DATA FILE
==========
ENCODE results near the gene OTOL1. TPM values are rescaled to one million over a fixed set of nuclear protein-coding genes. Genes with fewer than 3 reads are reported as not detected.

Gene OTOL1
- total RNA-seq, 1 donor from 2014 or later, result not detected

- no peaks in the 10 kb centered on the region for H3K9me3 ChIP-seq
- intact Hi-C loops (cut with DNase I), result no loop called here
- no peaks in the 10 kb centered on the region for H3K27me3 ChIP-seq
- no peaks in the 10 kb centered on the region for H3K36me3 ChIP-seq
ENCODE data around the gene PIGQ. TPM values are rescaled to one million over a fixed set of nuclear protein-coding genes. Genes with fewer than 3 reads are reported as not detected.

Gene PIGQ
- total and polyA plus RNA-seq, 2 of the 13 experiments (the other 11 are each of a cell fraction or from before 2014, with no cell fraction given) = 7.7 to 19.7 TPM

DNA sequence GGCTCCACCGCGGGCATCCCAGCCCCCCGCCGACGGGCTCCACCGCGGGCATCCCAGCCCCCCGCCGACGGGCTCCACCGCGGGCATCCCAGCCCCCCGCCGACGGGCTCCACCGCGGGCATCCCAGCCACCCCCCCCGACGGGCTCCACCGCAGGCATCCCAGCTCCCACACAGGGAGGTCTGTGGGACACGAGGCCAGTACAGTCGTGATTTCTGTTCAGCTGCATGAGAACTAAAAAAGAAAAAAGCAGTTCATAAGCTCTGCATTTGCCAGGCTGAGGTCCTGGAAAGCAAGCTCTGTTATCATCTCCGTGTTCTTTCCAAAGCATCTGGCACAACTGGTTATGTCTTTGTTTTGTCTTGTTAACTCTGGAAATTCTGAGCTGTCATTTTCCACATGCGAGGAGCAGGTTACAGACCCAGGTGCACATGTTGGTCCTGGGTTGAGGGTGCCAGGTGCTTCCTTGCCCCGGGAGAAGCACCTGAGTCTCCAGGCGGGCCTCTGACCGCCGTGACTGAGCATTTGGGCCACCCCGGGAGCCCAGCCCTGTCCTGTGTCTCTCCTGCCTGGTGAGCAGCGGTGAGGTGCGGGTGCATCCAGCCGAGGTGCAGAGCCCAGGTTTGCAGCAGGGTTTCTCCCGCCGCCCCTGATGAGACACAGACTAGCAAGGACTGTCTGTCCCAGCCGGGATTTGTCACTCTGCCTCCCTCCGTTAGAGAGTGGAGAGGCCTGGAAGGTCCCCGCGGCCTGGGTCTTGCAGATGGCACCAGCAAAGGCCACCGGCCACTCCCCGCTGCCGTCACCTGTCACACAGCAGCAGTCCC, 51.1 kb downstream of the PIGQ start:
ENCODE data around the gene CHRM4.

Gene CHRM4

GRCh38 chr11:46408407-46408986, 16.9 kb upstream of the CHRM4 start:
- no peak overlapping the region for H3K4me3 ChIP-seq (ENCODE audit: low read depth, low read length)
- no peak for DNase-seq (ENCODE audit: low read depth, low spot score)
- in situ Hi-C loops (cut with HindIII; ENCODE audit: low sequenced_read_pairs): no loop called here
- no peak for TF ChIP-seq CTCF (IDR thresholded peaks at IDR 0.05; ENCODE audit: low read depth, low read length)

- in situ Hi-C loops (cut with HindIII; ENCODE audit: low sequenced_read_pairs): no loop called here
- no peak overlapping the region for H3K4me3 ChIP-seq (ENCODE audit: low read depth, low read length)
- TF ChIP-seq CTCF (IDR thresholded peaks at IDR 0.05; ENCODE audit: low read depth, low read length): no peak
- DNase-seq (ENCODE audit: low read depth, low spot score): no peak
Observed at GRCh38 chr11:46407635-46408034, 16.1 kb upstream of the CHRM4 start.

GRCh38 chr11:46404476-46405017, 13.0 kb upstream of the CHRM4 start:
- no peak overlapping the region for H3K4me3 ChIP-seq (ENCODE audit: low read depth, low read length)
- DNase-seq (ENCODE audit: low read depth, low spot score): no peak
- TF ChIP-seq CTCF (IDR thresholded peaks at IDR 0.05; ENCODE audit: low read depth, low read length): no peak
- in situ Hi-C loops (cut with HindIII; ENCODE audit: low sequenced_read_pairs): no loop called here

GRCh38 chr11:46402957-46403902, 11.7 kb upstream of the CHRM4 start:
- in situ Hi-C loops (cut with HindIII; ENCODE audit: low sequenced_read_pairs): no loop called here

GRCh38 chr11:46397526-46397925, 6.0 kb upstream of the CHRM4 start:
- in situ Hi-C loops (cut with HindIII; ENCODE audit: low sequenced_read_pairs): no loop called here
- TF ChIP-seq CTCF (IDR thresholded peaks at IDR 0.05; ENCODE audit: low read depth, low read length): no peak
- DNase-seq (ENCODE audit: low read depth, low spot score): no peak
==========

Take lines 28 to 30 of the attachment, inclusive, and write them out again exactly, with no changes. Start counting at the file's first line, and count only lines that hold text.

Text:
- in situ Hi-C loops (cut with HindIII; ENCODE audit: low sequenced_read_pairs): no loop called here

GRCh38 chr11:46402957-46403902, 11.7 kb upstream of the CHRM4 start:
- in situ Hi-C loops (cut with HindIII; ENCODE audit: low sequenced_read_pairs): no loop called here